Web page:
Objective: Higher rates of adverse outcomes have been reported for early term (37 0 to 38 6 weeks) versus full term (≥ 39 0 weeks) infants, but differences in breastfeeding outcomes have not been systematically evaluated. This study examined breastfeeding initiation and exclusivity in early and full term infants in a large US based sample. Methods: This secondary analysis included 743 geographically- and racially-diverse women from the Measurement of Maternal Stress Study cohort, and 295 women from a quality assessment at a hospital-based clinic in Evanston, IL. Only subjects delivering ≥ 37 weeks were included. Initiation of breastfeeding (IBF) and exclusive breastfeeding (EBF) were assessed via electronic medical record review after discharge. Associations of IBF and EBF with early and full term delivery were assessed via univariate and multivariate logistic regression. Results: Among 872 women eligible for inclusion, 85.7% IBF and 44.0% EBF. Early term delivery was not associated with any difference in frequency of IBF (p = 0.43), but was associated with significantly lower odds of EBF (unadjusted OR 0.61, 95% CI 0.466, 0.803, p < 0.001). This association remained significant (adjusted OR 0.694, 95% CI 0.515, 0.935, p = 0.016) after adjusting for maternal diabetes, hypertensive disorders of pregnancy, cesarean delivery, maternal age, race/ethnicity, parity, Medicaid status, NICU admission, current smoking, and delivery hospital. Conclusions for Practice: Despite comparable breastfeeding initiation frequencies, early term infants were significantly less likely to be exclusively breastfed compared to full term infants. These data suggest that women with early term infants may benefit from counseling regarding the potential for breastfeeding difficulties as well as additional breastfeeding support after delivery.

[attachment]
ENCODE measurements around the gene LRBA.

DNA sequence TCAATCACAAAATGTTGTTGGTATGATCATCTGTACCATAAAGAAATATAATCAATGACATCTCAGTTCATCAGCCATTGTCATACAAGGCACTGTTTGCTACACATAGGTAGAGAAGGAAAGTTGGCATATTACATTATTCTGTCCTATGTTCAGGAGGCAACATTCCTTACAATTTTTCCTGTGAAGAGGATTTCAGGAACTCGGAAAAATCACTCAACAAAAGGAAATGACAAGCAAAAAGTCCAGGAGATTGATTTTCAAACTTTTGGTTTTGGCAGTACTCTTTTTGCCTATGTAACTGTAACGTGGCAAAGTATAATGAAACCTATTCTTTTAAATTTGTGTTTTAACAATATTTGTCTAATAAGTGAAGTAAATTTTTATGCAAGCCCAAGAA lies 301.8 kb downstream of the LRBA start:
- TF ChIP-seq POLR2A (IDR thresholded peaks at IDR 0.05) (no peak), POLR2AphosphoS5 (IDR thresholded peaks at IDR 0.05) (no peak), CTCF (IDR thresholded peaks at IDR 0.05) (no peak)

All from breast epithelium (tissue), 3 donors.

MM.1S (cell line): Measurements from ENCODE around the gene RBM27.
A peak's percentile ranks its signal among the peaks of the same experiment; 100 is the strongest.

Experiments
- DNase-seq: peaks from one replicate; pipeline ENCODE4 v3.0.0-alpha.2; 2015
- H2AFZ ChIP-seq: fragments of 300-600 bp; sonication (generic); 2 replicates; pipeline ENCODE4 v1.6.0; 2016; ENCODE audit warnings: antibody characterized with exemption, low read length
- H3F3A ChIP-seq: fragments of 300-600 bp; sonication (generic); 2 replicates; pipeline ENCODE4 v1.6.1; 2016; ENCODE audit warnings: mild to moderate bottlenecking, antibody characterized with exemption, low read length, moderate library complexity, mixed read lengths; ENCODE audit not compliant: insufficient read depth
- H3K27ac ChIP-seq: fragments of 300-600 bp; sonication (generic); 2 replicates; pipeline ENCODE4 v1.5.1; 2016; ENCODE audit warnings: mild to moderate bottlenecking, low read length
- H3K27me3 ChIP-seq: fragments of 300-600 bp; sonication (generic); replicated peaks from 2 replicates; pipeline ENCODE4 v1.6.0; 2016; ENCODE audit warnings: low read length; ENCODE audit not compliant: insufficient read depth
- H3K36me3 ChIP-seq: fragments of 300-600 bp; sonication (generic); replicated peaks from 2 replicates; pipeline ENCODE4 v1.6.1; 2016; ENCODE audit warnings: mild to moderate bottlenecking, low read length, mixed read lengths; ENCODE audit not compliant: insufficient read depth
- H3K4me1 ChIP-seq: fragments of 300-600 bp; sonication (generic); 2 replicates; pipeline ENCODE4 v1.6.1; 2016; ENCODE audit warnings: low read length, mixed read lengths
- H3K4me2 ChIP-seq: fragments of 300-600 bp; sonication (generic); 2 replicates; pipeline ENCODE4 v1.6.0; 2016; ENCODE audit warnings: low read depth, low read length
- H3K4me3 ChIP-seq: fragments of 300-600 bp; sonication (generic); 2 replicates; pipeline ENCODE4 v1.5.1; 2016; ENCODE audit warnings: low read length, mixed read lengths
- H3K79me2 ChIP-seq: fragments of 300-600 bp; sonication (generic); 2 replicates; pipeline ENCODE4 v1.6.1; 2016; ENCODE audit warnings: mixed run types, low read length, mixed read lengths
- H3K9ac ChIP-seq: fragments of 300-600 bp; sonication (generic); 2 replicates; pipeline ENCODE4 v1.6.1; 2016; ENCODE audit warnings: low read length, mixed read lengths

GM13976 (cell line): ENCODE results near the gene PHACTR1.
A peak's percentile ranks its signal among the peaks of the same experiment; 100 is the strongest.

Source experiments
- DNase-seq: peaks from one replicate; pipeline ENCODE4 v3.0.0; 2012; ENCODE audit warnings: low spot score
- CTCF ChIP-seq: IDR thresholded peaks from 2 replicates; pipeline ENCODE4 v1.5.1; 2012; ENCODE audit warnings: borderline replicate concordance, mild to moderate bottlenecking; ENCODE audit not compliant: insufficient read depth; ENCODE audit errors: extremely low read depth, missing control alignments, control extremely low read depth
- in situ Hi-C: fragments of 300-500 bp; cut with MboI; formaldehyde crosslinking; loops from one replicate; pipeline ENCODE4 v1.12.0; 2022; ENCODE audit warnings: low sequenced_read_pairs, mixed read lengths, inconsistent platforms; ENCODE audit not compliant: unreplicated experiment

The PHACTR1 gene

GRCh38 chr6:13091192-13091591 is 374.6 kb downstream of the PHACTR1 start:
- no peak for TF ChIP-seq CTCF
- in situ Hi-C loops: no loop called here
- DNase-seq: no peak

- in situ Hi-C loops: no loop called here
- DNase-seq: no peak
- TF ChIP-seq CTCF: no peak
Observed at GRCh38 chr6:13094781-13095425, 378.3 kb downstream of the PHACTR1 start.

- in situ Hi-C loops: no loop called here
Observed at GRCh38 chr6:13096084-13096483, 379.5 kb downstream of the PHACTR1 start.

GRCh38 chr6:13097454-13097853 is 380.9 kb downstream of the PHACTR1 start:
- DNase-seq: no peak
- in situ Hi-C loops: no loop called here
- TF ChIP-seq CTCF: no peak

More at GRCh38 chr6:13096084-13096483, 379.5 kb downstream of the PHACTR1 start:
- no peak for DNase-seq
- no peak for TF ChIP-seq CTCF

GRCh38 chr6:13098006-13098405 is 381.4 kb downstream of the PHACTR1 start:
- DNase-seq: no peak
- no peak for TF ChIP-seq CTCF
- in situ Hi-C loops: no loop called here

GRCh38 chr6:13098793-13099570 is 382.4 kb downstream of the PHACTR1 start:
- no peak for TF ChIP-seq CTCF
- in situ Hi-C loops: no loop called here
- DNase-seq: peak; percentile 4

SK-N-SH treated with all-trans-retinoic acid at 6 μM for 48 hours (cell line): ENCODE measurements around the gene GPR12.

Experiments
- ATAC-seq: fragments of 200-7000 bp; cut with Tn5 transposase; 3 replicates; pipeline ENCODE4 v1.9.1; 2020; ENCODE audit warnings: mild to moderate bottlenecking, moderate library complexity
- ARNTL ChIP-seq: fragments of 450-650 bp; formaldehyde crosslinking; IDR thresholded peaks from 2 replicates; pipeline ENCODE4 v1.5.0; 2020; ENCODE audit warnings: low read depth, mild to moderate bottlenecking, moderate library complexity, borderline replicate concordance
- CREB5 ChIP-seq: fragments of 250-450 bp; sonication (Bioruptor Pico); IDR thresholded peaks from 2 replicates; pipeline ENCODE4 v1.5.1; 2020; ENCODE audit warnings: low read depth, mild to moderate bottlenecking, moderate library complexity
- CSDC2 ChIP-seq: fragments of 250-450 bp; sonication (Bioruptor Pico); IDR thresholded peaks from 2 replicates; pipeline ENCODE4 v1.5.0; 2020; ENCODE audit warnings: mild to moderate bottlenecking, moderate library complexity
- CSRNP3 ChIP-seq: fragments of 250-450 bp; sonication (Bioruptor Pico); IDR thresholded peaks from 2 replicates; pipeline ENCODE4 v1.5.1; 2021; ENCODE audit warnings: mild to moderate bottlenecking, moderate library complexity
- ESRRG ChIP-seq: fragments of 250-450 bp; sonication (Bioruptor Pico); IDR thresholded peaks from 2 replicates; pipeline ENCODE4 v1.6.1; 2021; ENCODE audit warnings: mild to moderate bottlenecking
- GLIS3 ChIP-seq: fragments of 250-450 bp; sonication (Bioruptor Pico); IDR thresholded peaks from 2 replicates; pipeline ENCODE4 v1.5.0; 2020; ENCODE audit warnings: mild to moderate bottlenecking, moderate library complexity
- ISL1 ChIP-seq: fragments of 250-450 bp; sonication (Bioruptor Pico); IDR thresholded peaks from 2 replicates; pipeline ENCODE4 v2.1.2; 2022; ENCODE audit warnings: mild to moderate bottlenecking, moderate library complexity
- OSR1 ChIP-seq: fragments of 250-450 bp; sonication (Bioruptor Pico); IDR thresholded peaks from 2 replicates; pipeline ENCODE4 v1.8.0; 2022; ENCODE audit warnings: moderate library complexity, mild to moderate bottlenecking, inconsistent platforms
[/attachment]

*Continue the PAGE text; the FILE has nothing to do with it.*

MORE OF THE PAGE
- Breastfeeding initiation
- Early term
- Exclusive breastfeeding
ASJC Scopus subject areas
- Pediatrics, Perinatology, and Child Health
- Obstetrics and Gynecology
- Public Health, Environmental and Occupational Health